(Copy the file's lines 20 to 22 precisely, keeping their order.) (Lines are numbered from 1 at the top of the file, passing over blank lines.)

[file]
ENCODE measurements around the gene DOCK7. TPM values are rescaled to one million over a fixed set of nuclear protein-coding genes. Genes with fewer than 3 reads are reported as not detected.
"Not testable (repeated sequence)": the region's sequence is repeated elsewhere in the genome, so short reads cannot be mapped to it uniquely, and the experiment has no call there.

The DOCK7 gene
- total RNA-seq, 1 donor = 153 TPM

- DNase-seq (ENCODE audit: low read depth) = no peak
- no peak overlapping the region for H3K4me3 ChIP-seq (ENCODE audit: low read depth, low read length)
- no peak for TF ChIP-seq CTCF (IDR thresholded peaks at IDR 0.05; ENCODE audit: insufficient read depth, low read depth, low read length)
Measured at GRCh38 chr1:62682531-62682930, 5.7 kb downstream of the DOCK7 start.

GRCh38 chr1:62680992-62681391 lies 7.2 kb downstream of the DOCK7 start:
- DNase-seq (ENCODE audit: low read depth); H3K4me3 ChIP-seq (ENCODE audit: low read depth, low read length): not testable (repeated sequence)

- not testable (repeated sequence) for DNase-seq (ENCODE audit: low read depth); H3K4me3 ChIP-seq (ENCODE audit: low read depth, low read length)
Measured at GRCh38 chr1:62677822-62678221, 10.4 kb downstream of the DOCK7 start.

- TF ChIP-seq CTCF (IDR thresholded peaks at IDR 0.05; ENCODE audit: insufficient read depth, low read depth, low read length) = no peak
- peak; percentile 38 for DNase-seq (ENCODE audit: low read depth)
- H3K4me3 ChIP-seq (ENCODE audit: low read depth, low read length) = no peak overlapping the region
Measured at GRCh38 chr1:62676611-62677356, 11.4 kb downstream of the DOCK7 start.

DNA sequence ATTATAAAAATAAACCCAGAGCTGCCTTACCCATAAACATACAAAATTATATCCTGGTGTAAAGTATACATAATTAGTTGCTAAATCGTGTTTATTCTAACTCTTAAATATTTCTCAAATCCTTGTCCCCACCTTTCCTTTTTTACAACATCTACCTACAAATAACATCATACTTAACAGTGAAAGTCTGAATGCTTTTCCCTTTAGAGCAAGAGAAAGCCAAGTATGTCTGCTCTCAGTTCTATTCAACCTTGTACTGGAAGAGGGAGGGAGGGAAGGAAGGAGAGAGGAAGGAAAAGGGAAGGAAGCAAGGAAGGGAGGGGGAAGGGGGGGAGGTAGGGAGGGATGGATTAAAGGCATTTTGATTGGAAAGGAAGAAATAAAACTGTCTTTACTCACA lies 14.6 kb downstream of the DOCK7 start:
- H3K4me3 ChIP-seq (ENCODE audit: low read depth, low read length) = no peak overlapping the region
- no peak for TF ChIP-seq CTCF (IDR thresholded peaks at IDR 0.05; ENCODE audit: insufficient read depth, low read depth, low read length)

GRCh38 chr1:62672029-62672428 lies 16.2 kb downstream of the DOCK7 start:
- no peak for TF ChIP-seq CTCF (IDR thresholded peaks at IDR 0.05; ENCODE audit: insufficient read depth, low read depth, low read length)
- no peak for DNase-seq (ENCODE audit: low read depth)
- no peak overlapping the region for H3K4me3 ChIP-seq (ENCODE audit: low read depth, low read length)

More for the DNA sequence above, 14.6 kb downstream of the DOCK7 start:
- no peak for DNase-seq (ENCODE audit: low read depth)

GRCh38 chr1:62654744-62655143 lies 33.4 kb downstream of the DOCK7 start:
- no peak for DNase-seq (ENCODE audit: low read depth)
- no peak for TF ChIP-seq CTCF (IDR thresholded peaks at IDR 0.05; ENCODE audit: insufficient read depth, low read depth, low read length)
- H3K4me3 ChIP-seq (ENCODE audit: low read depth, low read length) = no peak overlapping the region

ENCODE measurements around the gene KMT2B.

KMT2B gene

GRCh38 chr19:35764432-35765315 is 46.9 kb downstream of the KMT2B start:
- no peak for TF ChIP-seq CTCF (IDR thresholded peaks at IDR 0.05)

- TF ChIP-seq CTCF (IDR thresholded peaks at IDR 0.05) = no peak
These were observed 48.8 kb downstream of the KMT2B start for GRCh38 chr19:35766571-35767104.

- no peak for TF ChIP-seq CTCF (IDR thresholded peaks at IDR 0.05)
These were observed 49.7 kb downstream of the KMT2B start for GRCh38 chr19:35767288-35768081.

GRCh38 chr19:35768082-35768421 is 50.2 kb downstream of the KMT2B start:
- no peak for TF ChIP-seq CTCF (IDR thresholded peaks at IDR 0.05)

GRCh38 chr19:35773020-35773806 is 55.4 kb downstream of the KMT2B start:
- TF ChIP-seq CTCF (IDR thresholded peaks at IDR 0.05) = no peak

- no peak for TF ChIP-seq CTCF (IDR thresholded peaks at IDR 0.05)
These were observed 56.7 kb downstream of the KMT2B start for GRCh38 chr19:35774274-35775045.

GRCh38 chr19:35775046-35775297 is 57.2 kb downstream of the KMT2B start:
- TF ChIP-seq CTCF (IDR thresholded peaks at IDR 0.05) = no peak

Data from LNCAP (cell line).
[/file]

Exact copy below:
GRCh38 chr1:62672029-62672428 lies 16.2 kb downstream of the DOCK7 start:
- no peak for TF ChIP-seq CTCF (IDR thresholded peaks at IDR 0.05; ENCODE audit: insufficient read depth, low read depth, low read length)
- no peak for DNase-seq (ENCODE audit: low read depth)